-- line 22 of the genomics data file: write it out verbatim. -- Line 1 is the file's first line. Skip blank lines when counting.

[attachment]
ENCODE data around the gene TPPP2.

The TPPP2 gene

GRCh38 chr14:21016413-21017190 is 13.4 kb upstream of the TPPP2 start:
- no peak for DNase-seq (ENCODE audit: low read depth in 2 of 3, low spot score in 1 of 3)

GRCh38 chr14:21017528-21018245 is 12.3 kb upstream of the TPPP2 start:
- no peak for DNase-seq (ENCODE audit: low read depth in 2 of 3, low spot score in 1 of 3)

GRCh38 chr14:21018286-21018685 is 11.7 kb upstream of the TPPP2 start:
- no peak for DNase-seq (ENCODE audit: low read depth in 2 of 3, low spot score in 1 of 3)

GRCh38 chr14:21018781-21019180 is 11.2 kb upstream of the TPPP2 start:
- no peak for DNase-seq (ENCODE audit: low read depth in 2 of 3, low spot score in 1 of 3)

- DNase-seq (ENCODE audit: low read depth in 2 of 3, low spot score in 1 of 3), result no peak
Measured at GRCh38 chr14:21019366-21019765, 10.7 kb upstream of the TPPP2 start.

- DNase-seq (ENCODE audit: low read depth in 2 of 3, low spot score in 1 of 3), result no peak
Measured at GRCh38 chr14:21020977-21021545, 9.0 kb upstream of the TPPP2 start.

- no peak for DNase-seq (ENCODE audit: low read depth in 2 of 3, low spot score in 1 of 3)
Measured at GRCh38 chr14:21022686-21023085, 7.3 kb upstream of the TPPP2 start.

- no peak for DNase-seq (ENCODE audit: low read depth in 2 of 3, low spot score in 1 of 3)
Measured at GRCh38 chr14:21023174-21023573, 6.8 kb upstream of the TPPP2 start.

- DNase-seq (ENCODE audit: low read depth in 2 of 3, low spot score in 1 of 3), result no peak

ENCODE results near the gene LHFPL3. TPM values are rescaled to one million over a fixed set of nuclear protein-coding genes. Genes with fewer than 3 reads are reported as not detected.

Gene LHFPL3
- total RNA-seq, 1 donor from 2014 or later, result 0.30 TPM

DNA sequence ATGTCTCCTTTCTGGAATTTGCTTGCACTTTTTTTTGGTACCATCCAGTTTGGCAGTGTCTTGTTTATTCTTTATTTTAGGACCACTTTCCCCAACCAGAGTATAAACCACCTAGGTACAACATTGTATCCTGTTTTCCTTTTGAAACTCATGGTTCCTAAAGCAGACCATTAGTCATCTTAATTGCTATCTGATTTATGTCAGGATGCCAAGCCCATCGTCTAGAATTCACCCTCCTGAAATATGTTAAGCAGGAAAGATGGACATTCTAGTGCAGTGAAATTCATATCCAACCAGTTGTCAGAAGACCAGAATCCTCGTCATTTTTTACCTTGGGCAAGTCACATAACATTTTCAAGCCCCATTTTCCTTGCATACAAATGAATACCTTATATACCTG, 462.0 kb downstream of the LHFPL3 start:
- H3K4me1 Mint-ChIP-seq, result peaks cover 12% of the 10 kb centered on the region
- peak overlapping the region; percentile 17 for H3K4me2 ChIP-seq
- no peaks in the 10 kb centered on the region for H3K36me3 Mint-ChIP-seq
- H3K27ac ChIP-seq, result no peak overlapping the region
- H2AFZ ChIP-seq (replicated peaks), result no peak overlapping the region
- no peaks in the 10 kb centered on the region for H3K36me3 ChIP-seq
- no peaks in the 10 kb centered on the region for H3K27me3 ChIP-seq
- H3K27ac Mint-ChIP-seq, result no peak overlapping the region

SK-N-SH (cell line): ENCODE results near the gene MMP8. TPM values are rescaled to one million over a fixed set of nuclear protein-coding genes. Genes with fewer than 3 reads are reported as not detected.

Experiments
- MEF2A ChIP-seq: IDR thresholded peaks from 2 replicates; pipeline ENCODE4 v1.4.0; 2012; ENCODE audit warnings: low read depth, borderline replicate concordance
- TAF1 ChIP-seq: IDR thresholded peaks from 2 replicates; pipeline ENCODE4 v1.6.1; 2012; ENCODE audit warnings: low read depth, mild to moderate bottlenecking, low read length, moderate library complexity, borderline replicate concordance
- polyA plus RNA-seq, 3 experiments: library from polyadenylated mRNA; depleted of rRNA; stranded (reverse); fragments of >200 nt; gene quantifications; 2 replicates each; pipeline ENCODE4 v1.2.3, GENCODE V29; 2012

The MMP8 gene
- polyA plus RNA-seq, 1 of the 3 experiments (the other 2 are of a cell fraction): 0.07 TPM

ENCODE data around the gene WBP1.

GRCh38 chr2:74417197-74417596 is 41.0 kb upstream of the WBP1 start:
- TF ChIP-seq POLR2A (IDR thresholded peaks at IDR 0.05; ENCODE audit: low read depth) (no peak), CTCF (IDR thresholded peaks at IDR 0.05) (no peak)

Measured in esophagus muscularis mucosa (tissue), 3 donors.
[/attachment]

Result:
- total RNA-seq, 1 donor from 2014 or later, result 0.30 TPM